Why Christmas?

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Okay, subject matter experts – let’s get down to it. We’ve written about fascists on the rise. We’ve written about space diseases. What’s left to write about? What? Christmas again? Oh, Jesus Christ on a re-gifted bike. Very well.

I’ll tell you, you ask a question around this place and you come away with six more questions. At least that’s an even number. That said, we’re still making music over here in Big Green-land (and no, I don’t mean big Greenland …. everyone makes that mistake), and well, Christmas is coming, so … that means more Christmas themed songs, right? Donald Trump and Bill O’Reilly will be overjoyed to hear that there’s music that uses the word “Christmas” occasionally, even if it is mostly for humor and ironic purposes. (Or porpoises. Like hipster porpoises who do shark-like shit just to be ironic. You’ve seen that, right?)

As I mentioned a couple of weeks ago, we are planning a holiday podcast extravaganza, with newly recorded Big Green classics never before heard by the likes of you, as well as some brand new material. (I don’t mean fabric, either – I mean music, music.) We’re in production, or Come again?pre-production, or something like that. This will be the first group of songs we’ve recorded entirely on Cubase 9, with no help from our trusty old Roland 2480 deck, which served us so well for the last 16 years. So we’ll just see how that goes, my friends.

Okay, so … we started working on the Roland deck a year or two after the release of our first album, 2000 Years To Christmas, and I have to say, this group of songs we’re doing are pretty closely related to the songs on that disc. Why Christmas? Because Jesus. Or because it starts with a C. I don’t know – that’s just what we hang the song on, much like a shirt cardboard. (We kind of used former Texas governor Rick Perry as a shirt cardboard for one of our albums, Cowboy Scat: Songs in the Key of Rick.) It makes it easier to develop a theme and … oh, who cares?

We’ll just keep making the songs, Christmas themed or not. You expect no less. And no more.

Missing pieces.

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This tape recorder has that Leroy Brown kind of problem. You know … it looks like a jigsaw puzzle with a couple of pieces gone. Guess it must have been messin’ with the wife of a jealous dehumidifier.

All right, well, it’s no secret that Big Green has a technology problem or two, even with an in-house mad science advisor like Mitch Macaphee. Our machines are aging, our circuits are frayed, our relays are frosted, and the electric bill’s unpaid. (That was an accidental rhyme, by the way.) Most of our recording devices have at least one tooth missing. I’ve got an Evil Twin direct box that needs surgery. Our VS2480 deck has finally been retired for a system that’s maybe six years newer (i.e. only nine years old).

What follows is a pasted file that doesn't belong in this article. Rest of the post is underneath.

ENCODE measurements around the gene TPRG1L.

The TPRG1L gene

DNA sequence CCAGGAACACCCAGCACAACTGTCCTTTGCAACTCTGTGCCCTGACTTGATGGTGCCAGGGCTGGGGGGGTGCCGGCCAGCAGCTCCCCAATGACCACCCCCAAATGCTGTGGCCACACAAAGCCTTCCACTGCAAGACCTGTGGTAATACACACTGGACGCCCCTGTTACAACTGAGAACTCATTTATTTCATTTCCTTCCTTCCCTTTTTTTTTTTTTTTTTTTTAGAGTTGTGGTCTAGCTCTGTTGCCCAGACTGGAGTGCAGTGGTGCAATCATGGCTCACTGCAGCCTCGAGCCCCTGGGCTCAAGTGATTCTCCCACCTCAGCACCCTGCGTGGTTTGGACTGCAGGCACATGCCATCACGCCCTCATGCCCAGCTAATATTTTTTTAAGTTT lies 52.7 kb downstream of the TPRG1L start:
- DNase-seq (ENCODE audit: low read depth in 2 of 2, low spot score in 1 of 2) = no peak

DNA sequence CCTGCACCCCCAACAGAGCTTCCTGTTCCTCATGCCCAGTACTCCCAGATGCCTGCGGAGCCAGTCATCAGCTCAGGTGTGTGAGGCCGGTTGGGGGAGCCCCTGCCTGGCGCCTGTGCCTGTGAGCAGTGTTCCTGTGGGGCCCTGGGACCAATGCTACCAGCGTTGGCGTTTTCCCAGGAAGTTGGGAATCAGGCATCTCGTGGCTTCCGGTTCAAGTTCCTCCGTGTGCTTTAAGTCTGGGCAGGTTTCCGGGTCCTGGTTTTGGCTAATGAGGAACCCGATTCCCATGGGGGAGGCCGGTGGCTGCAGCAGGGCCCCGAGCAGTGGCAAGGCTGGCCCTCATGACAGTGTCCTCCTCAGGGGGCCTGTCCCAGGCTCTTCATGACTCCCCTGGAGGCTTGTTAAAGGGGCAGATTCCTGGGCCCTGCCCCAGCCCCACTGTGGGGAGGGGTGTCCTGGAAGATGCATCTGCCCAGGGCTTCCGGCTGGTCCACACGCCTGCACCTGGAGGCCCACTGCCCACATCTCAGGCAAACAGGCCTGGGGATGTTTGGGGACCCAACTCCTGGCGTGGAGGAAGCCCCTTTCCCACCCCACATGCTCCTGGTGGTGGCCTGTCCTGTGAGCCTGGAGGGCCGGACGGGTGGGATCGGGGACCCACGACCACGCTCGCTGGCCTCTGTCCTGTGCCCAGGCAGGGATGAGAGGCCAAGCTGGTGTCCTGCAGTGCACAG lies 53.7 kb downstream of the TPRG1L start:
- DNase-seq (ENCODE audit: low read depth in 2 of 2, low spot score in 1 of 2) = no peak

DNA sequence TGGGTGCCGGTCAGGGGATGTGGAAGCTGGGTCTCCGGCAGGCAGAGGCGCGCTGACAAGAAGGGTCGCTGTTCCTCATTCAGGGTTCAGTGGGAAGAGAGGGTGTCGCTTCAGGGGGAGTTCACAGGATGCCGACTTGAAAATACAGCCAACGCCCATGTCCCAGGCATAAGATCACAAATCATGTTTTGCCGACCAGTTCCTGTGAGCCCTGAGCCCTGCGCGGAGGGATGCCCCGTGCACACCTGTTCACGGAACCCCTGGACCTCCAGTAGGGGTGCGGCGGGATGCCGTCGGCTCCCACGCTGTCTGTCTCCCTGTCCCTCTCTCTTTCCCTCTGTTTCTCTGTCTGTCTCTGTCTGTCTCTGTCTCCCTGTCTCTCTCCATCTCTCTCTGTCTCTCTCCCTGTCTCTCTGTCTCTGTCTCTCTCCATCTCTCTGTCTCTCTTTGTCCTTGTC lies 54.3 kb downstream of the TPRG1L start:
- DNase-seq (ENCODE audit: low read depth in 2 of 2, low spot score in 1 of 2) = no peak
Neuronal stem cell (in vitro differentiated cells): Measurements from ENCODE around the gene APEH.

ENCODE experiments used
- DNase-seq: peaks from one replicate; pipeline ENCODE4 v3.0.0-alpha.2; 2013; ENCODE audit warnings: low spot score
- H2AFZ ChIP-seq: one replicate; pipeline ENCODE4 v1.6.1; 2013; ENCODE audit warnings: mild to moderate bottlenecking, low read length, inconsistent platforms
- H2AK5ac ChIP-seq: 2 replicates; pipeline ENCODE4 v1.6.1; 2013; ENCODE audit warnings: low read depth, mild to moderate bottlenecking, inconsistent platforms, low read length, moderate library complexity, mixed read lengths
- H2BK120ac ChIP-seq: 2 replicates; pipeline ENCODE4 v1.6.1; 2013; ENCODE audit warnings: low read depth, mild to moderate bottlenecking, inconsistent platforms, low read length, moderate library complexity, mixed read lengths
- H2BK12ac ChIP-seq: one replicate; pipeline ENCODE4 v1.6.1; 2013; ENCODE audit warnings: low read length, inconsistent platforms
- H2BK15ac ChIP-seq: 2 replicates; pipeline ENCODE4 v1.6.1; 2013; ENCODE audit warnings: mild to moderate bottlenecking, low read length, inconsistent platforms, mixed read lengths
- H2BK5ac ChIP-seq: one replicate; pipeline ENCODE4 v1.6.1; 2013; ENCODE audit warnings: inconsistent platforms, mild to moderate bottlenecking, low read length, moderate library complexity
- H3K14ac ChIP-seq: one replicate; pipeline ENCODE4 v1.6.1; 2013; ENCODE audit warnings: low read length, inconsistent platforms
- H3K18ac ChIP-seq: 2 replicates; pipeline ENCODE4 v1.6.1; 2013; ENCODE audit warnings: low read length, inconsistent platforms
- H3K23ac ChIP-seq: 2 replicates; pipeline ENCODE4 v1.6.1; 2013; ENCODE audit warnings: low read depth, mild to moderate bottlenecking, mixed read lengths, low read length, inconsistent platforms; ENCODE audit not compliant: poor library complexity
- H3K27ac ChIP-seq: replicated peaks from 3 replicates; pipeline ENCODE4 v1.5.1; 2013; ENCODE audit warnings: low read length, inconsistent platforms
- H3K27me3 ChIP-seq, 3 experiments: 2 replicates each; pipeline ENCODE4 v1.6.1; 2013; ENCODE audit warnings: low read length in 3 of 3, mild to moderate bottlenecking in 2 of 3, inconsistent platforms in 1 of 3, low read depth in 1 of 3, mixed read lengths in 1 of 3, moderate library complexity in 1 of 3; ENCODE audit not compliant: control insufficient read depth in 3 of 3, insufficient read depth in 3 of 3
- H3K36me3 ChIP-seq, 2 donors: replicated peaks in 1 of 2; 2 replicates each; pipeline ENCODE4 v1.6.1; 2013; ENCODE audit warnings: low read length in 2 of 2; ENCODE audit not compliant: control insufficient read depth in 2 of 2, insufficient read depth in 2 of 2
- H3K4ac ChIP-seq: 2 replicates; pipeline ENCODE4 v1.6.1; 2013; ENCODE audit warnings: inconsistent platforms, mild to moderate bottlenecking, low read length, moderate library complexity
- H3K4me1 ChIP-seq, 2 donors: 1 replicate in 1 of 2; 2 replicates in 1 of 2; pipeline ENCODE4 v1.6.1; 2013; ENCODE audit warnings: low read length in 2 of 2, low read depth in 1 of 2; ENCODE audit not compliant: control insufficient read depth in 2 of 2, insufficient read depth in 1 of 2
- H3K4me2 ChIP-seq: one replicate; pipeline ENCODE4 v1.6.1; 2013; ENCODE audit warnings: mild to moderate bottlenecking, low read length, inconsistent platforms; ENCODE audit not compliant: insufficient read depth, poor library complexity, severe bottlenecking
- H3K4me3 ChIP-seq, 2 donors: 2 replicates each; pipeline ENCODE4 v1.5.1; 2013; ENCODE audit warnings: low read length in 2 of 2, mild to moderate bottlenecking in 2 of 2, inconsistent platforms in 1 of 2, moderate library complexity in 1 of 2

Hey … if you’re a real band, that shouldn’t matter, right? Got a second-hand guitar and a panama hat? Start busking. Got a broken-down upright piano that’s barely upright? Grab a tin cup and start pounding those dusty keys. That’s the musician’s work ethic. Not super popular around here, I must say. We make music without much of a thought to monetizing it. God no – that’s Anti-Lincoln’s job. We just put our heads down in the studio. Old antimatter Abe sits in the den and moves the numbers around. Occasionally they add up to something edible.

I think I see what the problem is...Speaking of missing pieces, our podcast, THIS IS BIG GREEN, is massively overdue. The reason/excuse? Well … we produced eight songs, mixed seven, and thought we were freaking done. Matt was plugging the show together and, well … there was this gaping hole where a Nixon song should go. So it’s back to the mixing board with us, and the June episode is now turning into the September episode. But people … think of it. Eight new songs, written on the fly and recorded from scratch … on a new (to us) recording system, no less! Add to that some chasing around after falcons and the usual summer distractions, and you’ve got an abysmally late podcast. But, hopefully, it will be one for the books. (Eight new songs, people.)

I think that brings our Ned Trek catalog up to about 70 tracks. Christ on a bike. There’s got to be an album in there somewhere, right?

Technophobia.